When I was 12 years old, I remember going to school and meeting boys that hunted. I remember the looks on their faces when I told them I was also hunted, showing them pictures and getting competitive with them about it. The dumbfounded faces are something I still experience 18 years later, and I still love it. Some may say that’s a sexist reaction, or be offended, but the competitive side of me thrives off it. I love that surprised look guys get and I love showing them I’m capable. I'm able to hold my own.

I got together with the guys of Chase Nation TV to do some late bow season deer hunting. It was my first time ever hunting with them. While doing a drive, I made a suggestion for how to approach the hunt to my friend, Sam. Sure enough, there was that same dumbfounded look. He replied, "I hadn't even thought about that. That's a good idea!" Later on, we started to meet up with the rest of the group. I overheard him talking to some of the other guys, telling them about my suggestion, and saying how I really knew my stuff. It made me feel pretty dang good! I was proud of myself and I felt my confidence boost(and probably my ego, because I'm only human). 

I couldn't help ask myself, "why," though. Why did I need to hear that to feel that way? Why did I need that validation? I knew that my idea was a good idea. It was exactly how I had done spot and stalk hunts and drives at the property I hunted. The terrain was relatively the same, and I knew it was a tactic that worked for me in the past. Based on how we were approaching the timber, the time of day, and where I knew the deer would be bedded, I thought it was the best way. To hear someone validate what I already knew, was bizarre but a great feeling nevertheless.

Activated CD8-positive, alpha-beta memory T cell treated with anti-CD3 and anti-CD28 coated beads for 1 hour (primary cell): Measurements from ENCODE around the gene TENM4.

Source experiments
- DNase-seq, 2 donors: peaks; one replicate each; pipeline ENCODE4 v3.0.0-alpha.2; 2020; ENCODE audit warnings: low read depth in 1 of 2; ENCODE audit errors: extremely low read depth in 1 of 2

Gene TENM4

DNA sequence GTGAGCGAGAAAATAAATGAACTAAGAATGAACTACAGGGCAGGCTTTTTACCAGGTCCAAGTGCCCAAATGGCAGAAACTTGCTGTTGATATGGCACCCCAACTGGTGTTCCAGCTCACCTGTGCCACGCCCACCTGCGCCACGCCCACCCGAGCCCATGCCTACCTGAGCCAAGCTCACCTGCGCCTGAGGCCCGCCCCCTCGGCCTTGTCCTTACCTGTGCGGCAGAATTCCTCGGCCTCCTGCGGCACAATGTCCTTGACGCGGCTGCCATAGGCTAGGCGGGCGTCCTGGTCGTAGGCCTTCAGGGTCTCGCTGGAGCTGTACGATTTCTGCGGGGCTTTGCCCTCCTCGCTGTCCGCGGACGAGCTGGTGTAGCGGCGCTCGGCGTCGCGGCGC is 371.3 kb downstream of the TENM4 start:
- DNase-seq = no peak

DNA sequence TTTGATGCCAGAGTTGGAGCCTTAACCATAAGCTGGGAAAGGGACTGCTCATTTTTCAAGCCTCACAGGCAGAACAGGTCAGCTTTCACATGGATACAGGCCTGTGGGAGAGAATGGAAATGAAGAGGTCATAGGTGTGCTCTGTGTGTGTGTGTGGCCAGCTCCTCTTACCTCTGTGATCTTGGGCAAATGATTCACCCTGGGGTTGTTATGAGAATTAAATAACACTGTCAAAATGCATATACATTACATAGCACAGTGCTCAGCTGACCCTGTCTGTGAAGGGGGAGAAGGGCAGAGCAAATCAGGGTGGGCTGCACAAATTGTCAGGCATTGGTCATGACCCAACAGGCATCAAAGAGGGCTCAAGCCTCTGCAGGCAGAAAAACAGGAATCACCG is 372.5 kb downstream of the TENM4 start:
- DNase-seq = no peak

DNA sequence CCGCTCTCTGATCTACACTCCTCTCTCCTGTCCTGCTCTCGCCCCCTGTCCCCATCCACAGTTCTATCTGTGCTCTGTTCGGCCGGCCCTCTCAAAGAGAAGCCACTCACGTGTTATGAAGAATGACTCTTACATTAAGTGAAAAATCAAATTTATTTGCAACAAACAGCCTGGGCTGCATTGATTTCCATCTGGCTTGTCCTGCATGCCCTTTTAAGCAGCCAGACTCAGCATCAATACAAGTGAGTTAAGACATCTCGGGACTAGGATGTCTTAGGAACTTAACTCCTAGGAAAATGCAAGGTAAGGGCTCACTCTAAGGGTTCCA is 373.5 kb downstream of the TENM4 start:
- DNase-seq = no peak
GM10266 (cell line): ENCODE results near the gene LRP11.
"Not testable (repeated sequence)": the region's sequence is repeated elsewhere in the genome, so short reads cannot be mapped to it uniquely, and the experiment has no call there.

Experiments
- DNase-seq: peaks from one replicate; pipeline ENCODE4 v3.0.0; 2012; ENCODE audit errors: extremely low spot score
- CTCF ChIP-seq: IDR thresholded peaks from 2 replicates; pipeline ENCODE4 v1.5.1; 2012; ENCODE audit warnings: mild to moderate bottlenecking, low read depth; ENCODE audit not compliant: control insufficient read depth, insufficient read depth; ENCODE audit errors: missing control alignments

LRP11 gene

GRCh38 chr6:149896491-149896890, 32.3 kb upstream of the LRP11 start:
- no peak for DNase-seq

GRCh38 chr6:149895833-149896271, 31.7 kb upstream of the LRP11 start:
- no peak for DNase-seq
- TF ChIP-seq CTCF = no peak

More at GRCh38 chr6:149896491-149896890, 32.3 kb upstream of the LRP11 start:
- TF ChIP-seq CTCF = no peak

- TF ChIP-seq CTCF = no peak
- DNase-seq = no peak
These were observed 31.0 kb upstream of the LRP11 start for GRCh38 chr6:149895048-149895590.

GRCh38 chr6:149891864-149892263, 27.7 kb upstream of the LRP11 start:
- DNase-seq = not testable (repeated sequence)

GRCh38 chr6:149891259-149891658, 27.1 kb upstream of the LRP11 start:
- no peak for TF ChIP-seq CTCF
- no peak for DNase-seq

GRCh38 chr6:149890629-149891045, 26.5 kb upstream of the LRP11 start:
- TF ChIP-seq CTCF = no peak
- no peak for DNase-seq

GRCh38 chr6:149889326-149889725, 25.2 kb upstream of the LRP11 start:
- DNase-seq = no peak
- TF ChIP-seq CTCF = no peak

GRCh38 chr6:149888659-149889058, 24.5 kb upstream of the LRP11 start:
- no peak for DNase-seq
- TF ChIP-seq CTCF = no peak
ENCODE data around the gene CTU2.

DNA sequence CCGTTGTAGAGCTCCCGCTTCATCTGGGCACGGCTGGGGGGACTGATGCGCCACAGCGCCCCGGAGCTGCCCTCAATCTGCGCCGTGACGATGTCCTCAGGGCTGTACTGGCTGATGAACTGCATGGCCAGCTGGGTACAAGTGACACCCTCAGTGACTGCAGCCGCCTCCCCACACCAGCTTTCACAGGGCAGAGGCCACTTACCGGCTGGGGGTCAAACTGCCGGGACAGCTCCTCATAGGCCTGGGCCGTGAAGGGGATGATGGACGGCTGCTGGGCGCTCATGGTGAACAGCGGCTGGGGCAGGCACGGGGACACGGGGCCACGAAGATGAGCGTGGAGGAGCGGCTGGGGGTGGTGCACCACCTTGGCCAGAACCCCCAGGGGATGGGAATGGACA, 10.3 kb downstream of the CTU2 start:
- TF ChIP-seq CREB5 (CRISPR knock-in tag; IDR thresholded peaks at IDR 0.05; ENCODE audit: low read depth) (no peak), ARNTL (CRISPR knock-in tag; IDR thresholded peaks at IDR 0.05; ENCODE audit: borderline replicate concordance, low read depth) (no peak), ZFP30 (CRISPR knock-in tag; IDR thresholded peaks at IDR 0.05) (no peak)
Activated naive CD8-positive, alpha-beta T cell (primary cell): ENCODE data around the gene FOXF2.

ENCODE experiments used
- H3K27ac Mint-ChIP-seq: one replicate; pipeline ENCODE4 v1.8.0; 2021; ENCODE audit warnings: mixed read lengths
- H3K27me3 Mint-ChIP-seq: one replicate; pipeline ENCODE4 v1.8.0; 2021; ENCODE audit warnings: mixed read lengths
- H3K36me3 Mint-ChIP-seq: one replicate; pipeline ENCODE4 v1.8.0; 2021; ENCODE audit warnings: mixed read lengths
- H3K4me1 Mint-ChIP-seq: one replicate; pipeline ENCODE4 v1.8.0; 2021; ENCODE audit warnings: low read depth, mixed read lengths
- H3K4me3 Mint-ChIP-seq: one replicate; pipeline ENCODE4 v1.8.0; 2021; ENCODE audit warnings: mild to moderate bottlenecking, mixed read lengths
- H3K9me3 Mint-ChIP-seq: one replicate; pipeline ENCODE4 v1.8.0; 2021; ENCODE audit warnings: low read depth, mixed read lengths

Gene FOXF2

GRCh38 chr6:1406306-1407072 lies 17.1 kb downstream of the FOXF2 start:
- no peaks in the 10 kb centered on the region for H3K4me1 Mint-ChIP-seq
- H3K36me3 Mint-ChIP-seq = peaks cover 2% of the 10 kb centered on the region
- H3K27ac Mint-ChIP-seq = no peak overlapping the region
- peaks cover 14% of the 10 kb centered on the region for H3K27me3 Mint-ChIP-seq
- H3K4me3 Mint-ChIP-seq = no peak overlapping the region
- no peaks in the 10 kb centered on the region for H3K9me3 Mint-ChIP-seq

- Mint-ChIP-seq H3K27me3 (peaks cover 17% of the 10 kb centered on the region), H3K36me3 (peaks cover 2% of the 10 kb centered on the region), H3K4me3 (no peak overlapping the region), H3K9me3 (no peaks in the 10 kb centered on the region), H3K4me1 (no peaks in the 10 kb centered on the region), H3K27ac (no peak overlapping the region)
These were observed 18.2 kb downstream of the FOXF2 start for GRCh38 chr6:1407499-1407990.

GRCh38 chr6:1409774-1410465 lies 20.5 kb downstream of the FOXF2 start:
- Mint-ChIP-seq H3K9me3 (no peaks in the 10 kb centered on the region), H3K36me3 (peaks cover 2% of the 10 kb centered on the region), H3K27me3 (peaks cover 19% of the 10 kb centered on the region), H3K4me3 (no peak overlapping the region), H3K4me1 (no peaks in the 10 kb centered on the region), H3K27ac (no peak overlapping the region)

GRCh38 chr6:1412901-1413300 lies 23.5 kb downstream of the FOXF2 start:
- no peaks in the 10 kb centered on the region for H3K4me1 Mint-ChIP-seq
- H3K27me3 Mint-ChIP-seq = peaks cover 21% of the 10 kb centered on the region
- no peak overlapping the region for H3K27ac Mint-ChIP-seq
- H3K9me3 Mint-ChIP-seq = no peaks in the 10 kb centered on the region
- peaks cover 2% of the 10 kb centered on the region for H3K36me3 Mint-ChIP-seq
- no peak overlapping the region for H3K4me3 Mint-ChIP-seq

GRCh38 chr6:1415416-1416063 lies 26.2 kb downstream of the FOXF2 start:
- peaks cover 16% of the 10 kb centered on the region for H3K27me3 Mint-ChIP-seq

I realize that might sound cocky, but honestly, I dumb myself down as a hunter sometimes. I feel less confident because there might be someone who hunts harder than I do, or there might be someone that has more years of experience. That specific situation, however, made me take a look at myself and realize I have almost eighteen years of experience. I have done my fair share of solo hunts, and have been successful on several of them. I have learned so much from my triumphs and some of my absolute failures. I've forced myself to do and learn new things on my own in order to become holistically better, and with that has come confidence. So there I was, patting myself on the back, while asking myself, "Why?" I'm not saying that I don't want the compliments or validation, because everyone enjoys that, but I'm starting to realize, I don't need them.

On a different but similar note, something I see a lot of lately, is more and more articles and posts about being a woman in the hunting community. Posts whining about how unfairly we are treated by other hunters (male and female), posts defending ourselves, and posts trying to justify our reasoning and ways. I've even wrote some myself, but I came to the realization that it has to stop. If you're truly passionate, know what you're doing, are a confident hunter, and have the knowledge, you do not need to justify yourself or be validated. I'm sick of seeing some women play the victim role. If we continue on this path of whining and complaints, it doesn't become a discussion about hunting anymore. Quite frankly, people take you less seriously if you play those cards. 

There is a right way and a wrong way to make arguments, but I think the best a woman, or anyone, really, can do, is to show people what they're made of, what they're capable of, and show them that you have something to bring to the table. So share your ideas about hunting, back it up with successes, and even talk about your failures, just don't sit and whine. Get outdoors, and learn new skills, perfect old ones, and do things on your own. That confidence will come with time, and it will show.

Allison Rauscher2 Comments